‘Learn by doing’: Fair animal contests test 4-H members’ skills

4-H member Angel Kidwell, 18, of Front Royal, is exhibiting lambs at this year's Warren County Fair. The fair is open through Sunday. Ashley Miller/For The Northern Virginia Daily

FRONT ROYAL – The Warren County Fair, which runs through Sunday, is the ultimate test of a 4-H member’s hard work, but according to Angel Kidwell, 18,  of Front Royal, the understanding of the 4-H’s is the ultimate test of their skills.

“The 4-H’s: head, heart, hands and health are part of the 4-H pledge we strive to live by,” Kidwell said.

According to the 4-H pledge, head is for clearer thinking, heart is for greater loyalty, hands for larger service and health for better living.

“At the end of the day, we want to be able to say we followed the pledge with the best of our abilities,” she added.

Kidwell’s 4-H journey began when she was 9 years old. She said it came naturally as her whole family had always been involved with 4-H. Over the years, she has raised and shown a  variety of animals that include pigs, steers, lambs, goats, chickens and rabbits. This year marks her senior and final 4-H year. Past titles include grand champion for chicken and rabbit along with breeding gill.

“I guess you could say I don’t know any differently because I was raised with the understanding of what the 4-H is,” Kidwell said. “Plus, 4-H has become more like my second extended family.”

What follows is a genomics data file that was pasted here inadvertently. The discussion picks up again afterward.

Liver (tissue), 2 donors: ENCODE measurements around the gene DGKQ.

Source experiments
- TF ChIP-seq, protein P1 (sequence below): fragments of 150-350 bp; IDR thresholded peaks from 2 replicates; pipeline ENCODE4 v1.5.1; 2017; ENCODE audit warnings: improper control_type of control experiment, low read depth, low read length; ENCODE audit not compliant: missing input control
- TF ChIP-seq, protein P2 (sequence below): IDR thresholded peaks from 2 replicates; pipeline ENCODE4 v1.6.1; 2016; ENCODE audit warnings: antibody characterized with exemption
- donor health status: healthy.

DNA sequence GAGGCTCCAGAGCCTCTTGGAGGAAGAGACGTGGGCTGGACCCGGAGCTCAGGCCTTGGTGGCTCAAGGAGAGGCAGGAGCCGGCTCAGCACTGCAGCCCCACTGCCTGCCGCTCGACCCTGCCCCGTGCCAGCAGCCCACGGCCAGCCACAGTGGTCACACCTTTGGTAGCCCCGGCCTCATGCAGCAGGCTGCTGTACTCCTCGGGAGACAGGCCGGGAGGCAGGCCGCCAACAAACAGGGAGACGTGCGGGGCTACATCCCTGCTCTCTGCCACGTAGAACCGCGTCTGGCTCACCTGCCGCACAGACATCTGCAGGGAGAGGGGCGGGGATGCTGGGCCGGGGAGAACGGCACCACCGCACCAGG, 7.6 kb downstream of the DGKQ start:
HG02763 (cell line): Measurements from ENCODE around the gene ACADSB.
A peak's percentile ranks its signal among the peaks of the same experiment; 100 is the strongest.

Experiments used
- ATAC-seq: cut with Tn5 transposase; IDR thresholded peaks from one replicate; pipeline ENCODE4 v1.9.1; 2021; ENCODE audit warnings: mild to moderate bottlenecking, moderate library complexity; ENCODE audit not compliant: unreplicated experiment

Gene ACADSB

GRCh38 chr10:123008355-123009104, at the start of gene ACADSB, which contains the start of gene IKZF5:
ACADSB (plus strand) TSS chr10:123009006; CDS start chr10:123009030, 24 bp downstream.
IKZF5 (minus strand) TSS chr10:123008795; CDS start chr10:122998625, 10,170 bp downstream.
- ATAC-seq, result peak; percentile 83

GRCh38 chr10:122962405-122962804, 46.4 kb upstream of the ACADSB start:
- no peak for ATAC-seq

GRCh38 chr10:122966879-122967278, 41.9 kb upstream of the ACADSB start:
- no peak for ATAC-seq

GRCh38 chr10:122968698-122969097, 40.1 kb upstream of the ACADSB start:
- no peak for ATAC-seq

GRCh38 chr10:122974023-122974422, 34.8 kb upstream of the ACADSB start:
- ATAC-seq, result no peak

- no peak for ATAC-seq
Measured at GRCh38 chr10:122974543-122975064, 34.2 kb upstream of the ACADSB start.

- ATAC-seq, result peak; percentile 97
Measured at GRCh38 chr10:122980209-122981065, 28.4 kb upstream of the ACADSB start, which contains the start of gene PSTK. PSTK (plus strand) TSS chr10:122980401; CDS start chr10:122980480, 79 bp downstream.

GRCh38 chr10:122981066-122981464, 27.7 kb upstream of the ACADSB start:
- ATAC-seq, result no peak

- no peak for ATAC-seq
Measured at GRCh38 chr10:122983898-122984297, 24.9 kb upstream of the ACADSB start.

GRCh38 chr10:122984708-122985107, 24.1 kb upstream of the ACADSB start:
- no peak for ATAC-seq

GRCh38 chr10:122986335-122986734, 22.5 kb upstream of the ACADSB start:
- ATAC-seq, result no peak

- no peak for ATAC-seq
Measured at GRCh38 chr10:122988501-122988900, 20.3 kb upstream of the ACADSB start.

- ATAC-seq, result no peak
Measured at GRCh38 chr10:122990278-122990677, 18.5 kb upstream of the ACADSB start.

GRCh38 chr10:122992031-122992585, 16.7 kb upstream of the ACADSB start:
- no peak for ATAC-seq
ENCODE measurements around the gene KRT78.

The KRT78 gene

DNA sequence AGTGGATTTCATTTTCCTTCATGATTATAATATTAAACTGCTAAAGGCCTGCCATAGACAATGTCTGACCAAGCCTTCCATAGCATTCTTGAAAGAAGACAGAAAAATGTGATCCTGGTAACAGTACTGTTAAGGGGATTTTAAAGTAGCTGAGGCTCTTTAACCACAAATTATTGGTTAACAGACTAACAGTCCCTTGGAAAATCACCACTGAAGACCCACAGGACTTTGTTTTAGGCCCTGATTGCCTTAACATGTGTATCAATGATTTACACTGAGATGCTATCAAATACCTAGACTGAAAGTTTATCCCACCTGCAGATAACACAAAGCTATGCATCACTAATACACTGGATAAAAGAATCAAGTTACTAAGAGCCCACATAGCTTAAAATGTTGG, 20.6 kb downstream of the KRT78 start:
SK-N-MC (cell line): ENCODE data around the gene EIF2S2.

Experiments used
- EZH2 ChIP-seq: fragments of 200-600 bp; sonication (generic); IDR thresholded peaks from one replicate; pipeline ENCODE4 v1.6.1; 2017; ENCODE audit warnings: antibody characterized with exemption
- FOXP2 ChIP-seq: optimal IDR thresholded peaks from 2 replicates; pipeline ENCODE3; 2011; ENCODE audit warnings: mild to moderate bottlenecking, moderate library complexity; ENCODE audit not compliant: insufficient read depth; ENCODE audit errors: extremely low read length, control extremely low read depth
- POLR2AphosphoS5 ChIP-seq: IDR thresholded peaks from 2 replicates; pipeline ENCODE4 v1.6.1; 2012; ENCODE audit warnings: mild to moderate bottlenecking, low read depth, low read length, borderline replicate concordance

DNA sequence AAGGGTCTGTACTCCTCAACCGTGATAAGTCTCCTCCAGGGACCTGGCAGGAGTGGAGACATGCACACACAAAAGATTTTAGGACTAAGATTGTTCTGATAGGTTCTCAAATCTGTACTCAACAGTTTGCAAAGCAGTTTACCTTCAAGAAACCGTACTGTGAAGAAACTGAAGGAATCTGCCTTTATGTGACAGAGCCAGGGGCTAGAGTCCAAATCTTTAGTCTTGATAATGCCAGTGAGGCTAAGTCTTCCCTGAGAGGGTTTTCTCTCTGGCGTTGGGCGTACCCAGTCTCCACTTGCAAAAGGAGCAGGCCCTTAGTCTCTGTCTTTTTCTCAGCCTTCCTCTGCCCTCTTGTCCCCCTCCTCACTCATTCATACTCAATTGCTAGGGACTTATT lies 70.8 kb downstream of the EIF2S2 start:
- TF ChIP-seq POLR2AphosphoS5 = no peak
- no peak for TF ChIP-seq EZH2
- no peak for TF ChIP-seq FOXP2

While many of her competitors in this year’s fair are family members, Kidwell said she’s OK with it because she loves a friendly dose of competition.

“It really comes down to just having fun,” she said.

In her first few years of being a 4-H’er Kidwell admitted she had a difficult time grasping the fate of the animals at the end of the fair. The 4-H slogan, “learn by doing,” teaches children how to raise and care for an animal from birth to food, but most importantly how to let them go.

“I spent a lot of time with my first animals,” she said. “But when faced with the reality that they had to go to auction, I remembering it being difficult, but it was something I had to do.”

But Kidwell said with time, hard work and determination she was able to put those feelings aside and that allowed her to focus on her end goal: showmanship.

In her present role as a senior leader, Kidwell said she’s helping the next generation understand what it means to be a 4-H’er and the importance of showmanship. She said the responsibility can be tough at times, but she knows how important it is to help the children.

“I hope to one day see this barn full of 4-H’ers and their animals,” she said. “It’s an amazing accomplishment to spend as much time as we do with each animal and make it this far.”

Kidwell said she sees the younger children discouraged because their animals didn’t make weight. Her suggestion to them: “Keep trying, no matter the outcome.”

When Kidwell isn’t showing, she’s participating in the demolition derby with her brother, another long-standing family tradition.

“I’ve been coming to the fair since I was a baby,” she said. “It’s one of those things you look forward to each and every year.”